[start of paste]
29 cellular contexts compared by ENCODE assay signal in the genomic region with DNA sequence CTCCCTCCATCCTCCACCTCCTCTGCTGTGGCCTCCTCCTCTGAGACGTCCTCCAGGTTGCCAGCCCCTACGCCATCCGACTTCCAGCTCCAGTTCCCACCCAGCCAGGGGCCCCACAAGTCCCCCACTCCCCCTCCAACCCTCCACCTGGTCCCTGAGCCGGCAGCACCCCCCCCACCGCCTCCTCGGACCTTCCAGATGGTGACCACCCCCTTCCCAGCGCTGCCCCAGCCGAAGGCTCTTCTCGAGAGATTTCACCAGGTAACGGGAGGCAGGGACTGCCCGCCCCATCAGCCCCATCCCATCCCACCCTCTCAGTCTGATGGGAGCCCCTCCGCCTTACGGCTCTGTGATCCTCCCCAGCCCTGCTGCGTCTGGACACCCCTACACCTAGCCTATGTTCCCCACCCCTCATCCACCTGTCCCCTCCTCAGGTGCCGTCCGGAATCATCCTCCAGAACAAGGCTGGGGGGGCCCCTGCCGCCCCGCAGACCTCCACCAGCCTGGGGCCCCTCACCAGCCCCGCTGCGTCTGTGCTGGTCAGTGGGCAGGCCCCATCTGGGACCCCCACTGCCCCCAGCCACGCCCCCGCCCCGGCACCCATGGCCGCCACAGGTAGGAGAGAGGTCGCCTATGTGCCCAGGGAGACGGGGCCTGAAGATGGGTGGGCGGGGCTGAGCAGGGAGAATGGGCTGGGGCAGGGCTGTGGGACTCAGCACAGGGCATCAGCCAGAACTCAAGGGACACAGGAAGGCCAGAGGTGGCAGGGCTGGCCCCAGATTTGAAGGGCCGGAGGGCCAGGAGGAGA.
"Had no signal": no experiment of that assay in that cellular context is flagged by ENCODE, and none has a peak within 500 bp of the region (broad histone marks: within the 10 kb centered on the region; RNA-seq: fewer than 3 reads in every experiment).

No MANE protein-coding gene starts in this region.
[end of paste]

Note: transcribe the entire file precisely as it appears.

29 cellular contexts compared by ENCODE assay signal in the genomic region with DNA sequence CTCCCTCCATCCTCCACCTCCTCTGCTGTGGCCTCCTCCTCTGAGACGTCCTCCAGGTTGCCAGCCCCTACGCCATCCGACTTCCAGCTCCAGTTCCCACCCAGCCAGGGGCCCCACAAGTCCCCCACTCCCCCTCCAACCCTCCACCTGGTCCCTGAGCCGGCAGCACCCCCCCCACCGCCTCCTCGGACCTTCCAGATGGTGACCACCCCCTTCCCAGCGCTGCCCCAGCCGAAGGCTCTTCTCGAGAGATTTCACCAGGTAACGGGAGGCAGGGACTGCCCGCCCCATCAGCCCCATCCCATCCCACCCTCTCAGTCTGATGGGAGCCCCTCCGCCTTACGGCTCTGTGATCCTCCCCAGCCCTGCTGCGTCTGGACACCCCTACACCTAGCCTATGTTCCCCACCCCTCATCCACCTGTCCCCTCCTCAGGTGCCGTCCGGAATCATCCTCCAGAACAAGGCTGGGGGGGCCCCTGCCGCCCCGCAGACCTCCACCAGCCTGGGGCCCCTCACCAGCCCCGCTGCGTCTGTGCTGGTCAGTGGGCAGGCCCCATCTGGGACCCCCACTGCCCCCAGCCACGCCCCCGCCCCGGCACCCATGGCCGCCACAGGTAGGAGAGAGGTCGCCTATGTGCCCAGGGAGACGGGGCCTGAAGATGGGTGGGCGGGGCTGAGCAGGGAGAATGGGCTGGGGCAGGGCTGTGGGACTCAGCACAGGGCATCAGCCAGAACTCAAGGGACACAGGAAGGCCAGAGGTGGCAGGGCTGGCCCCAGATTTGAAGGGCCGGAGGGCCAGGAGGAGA.
"Had no signal": no experiment of that assay in that cellular context is flagged by ENCODE, and none has a peak within 500 bp of the region (broad histone marks: within the 10 kb centered on the region; RNA-seq: fewer than 3 reads in every experiment).

No MANE protein-coding gene starts in this region.